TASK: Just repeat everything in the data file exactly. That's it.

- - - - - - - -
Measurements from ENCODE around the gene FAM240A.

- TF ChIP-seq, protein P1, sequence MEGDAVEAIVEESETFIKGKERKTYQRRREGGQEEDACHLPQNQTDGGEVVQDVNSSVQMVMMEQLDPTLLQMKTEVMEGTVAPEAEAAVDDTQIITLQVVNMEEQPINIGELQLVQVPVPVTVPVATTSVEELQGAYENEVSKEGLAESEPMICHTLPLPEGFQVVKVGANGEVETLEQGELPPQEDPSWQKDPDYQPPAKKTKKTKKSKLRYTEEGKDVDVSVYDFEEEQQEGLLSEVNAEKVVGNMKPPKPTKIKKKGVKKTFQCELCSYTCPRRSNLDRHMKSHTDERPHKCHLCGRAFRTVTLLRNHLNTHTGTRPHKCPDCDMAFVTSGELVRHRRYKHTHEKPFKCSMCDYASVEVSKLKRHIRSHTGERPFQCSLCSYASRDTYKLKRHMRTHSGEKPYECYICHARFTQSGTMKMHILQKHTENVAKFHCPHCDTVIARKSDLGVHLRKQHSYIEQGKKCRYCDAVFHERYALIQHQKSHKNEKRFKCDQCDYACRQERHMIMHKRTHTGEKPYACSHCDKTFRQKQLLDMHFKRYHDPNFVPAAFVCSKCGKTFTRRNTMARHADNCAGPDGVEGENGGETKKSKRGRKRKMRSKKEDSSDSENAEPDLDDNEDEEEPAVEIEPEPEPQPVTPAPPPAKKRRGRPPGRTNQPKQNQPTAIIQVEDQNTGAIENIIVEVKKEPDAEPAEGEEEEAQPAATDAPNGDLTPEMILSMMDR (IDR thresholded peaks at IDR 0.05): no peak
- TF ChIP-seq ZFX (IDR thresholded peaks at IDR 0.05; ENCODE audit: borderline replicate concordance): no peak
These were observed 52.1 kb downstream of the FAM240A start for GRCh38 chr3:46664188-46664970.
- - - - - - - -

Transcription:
Measurements from ENCODE around the gene FAM240A.

- TF ChIP-seq, protein P1, sequence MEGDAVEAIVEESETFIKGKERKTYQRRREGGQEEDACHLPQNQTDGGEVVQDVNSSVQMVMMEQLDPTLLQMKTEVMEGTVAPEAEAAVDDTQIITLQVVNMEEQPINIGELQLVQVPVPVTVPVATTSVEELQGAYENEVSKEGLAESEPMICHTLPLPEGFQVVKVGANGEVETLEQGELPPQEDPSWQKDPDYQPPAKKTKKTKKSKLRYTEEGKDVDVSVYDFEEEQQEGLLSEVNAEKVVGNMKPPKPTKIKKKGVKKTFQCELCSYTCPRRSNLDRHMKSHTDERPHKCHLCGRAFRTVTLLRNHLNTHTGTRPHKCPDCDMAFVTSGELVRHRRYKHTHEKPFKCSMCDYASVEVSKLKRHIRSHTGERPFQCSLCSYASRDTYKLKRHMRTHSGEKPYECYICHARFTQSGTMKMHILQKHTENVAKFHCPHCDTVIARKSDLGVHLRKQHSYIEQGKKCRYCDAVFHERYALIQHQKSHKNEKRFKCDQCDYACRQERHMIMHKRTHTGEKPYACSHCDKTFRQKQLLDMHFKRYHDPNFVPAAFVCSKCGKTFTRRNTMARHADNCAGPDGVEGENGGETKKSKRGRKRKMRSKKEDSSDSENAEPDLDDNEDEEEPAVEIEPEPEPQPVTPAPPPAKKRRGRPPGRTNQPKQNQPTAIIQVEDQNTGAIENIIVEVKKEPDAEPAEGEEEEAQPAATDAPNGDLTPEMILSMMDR (IDR thresholded peaks at IDR 0.05): no peak
- TF ChIP-seq ZFX (IDR thresholded peaks at IDR 0.05; ENCODE audit: borderline replicate concordance): no peak
These were observed 52.1 kb downstream of the FAM240A start for GRCh38 chr3:46664188-46664970.